Articles 1–4: Terms of the alliance

The first articles of the treaty establish a general alliance between the two nations. Articles 1-3 stipulate that in the case that war broke out between France and Britain during the continuing hostilities of the American Revolutionary War, a military alliance would be formed between France and the United States, which would combine each respective military force and efforts for the direct purpose of maintaining the "liberty, Sovereignty, and independence absolute and unlimited of the said united States, as well in Matters of Gouvernment as of commerce." Article 4 further stipulates that the alliance would continue for "any particular enterprise" indefinitely into the future.[14]

Articles 5–9: Terms and conditions of peace treaties with England

This portion of the treaty pre-emptively divides any lands obtained from Great Britain by successful military campaigns or concessions made by Britain in peace treaties to end hostilities with the signing nations. The United States was effectively guaranteed control of any land that it could gain possession of in North America, besides the islands of Saint Pierre and Miquelon, which France had retained possession of after the Seven Years' War, and Bermuda since King Louis XVI of France renounced "for ever the possession of the Islands of Bermudas as well as of any part of the continent of North America which before the treaty of Paris in 1763, or in virtue of that Treaty, were acknowledged to belong to the Crown of Great Britain, or to the United States heretofore called British Colonies, or which are at this Time or have lately been under the Power of The King and Crown of Great Britain."[14] In return, the King was guaranteed "any of the Islands situated in the Gulph of Mexico, or near that Gulph" of which France could gain possession. Additional clauses insured that neither France nor the United States would seek to make any additional claims of compensation for their services during the conflict and that neither side would cease fighting or sign a peace treaty with Britain without the consent of the other nation and insurances that the independence of the United States would be recognized by Britain.[14]

Article 10: Open invitation to other nations

Article 10 of the treaty, although largely directed to Spain, invited any other nations "who may have received injuries from England"[14] to negotiate terms and conditions for joining the alliance.

Article 11: Pledge to honor land claims

Article 11 pledged to honor the lands claims of both nations forever into the future, with the United States guaranteeing full support of France's current land claims and any lands it acquired during the war against all other nations and France, in turn, pledged support for the American land claims and guaranteed to help preserve the country's "liberty, Sovereignty, and Independence absolute, and unlimited, as well in Matters of Government as commerce."[14]

Article 12–13: Effective dates of the treaty, ratification, and signing delegates

Article 12 establishes the agreement as a conditional treaty that would take effect only upon a declaration of war between France and Britain, and it made the land, and diplomatic guarantees laid out in the treaty dependent upon the completion of the American Revolutionary War and a peace treaty that formally establishes each nation's land possessions.[14]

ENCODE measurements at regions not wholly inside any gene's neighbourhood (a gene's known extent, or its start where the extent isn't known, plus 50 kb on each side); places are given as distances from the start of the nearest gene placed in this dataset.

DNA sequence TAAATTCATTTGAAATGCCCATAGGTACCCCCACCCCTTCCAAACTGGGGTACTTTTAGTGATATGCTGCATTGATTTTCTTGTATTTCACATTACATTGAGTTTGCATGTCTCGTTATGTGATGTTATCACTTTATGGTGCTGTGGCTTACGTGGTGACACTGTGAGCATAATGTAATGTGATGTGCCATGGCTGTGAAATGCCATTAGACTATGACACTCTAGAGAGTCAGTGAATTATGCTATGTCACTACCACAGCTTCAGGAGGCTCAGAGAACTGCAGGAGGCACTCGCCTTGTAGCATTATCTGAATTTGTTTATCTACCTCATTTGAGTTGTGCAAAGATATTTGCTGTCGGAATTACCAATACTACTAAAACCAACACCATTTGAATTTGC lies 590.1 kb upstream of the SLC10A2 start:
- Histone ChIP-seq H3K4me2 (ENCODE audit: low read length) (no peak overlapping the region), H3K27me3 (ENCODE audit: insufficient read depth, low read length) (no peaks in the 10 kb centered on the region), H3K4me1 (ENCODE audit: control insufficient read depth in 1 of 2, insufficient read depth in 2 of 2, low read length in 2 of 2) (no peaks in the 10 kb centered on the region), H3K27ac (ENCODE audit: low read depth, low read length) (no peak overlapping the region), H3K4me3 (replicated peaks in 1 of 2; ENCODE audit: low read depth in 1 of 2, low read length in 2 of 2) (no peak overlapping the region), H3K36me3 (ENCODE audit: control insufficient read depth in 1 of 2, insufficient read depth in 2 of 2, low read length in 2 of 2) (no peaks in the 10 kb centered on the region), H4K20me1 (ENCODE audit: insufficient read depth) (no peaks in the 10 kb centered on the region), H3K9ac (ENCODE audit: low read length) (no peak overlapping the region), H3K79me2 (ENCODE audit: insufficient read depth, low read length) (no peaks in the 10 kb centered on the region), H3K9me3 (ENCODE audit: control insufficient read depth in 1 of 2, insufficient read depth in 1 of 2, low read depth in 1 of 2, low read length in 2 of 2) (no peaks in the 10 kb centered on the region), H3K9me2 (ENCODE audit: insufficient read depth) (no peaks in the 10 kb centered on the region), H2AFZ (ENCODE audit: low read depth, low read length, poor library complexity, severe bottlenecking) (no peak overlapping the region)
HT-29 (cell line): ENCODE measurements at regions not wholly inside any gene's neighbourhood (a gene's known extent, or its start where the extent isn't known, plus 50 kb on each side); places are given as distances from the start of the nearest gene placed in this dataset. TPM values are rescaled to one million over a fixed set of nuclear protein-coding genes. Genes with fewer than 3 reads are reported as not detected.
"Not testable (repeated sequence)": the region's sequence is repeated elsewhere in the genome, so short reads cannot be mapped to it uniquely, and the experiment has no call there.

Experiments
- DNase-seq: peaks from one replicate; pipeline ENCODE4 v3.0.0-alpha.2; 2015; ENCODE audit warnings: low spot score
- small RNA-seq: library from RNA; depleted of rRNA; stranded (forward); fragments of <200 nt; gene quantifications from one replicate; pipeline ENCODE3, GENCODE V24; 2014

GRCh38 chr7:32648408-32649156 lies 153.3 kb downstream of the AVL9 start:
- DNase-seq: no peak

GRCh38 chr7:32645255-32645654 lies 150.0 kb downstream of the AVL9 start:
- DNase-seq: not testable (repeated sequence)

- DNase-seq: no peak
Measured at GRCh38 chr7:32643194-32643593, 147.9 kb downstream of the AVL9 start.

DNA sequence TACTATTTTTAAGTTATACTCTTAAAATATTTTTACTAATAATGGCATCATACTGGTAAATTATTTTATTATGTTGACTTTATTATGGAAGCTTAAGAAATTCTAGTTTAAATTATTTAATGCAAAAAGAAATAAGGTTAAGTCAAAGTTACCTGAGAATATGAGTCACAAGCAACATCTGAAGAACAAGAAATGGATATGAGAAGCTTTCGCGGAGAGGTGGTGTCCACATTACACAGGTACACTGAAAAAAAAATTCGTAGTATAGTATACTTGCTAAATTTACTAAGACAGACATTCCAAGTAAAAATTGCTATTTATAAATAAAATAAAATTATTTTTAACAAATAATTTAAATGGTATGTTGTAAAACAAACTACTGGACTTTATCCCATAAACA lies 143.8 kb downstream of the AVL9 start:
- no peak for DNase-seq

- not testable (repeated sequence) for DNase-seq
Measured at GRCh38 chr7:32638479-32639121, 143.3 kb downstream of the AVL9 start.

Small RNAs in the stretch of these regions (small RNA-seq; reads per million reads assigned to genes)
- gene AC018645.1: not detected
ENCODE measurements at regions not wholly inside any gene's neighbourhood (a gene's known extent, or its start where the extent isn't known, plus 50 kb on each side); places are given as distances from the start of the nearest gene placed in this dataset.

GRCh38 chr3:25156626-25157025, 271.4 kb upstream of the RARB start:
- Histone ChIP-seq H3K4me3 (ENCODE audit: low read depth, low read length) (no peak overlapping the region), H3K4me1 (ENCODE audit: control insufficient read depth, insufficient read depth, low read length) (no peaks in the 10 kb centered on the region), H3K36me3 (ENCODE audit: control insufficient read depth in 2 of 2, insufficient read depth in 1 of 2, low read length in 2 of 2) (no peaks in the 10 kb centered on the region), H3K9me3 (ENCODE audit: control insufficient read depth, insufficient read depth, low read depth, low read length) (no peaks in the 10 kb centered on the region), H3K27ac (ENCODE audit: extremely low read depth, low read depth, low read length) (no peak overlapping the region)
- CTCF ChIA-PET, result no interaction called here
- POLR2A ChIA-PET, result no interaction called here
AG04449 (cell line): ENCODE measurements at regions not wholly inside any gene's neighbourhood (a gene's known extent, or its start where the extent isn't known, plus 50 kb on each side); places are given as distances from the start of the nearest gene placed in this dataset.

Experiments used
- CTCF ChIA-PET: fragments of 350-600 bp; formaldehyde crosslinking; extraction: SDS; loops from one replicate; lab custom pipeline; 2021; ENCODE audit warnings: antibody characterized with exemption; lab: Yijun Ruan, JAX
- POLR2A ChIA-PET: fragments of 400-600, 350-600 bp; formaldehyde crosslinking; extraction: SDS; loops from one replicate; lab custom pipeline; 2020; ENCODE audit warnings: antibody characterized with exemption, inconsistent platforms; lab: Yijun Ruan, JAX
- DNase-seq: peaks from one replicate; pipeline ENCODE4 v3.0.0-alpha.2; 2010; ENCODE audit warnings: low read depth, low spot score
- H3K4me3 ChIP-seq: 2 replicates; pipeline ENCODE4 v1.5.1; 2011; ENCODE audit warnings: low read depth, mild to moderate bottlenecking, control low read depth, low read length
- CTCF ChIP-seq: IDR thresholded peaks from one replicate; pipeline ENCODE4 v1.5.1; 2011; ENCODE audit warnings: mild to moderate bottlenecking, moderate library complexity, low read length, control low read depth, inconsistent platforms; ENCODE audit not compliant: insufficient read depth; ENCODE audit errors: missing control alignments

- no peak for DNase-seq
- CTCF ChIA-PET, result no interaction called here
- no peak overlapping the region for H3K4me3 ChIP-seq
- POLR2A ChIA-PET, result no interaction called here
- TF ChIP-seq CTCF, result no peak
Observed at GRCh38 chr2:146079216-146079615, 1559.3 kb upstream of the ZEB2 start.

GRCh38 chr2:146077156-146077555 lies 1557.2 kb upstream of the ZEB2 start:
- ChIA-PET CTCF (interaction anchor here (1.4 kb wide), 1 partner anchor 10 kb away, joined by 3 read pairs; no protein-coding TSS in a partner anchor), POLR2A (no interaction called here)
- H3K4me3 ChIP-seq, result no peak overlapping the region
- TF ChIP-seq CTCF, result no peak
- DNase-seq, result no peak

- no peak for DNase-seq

Signing and aftermath

Surrender of Lord Cornwallis by John Trumbull, 1820

On February 6, 1778, Benjamin Franklin and the two other commissioners, Arthur Lee and Silas Deane, signed the treaty on behalf of the United States, and Conrad Alexandre Gérard signed on behalf of France.[15]

On March 13, 1778, France informed Britain of its signing of the treaties and subsequent recognition of the United States as an independent nation; four days later, Britain declared war on France, thereby bringing the French into the American Revolutionary War.[13] Their entry led to a significant escalation, as what would otherwise have been a "lopsided colonial rebellion" became a much larger and more complex geopolitical conflict with one of the world's premier superpowers.[16]

As contemplated by the Treaty of Alliance, Spain allied with France against Britain through the Treaty of Aranjuez on April 12, 1779. The Franco-Spanish siege on Gibraltar, though ultimately unsuccessful, served to sap British manpower and war material from North America. The Dutch Republic joined the conflict the following year, when Britain declared war after seizing a Dutch merchant ship alleged to be carrying contraband to France.[17] Although the Dutch did not formally ally with the United States, their role as co-belligerents with France further occupied British forces, particularly in the Caribbean and the Indian Ocean. The Dutch Republic also became the second nation to officially recognize U.S. independence, in 1782, and concluded its own commercial and navigation treaty with America.

After the signing of the treaty, an influx of French arms, ammunition, and uniforms proved vital for the Continental Army,[11] while their military actions in the West Indies and elsewhere forced Britain to redeploy troops and naval units away from the North American colonies to secure their holdings.[13] French involvement in the war would prove to be exceedingly important during the Siege of Yorktown, when 10,800 French regulars and 29 French warships, under the command of the Comte de Rochambeau and Comte de Grasse respectively, joined forces with General George Washington and the Marquis de Lafayette to obtain the surrender of Lord Cornwallis's Southern army, and effectively bringing an end to the fighting on the North American mainland for the remainder of the war. Despite British efforts to negotiate separate treaties with their opponents, Spain, France, and the United States held together during their negotiations with Britain, and concluded hostilities by signing the 1783 Treaty of Paris.[11]

Deteriorating relations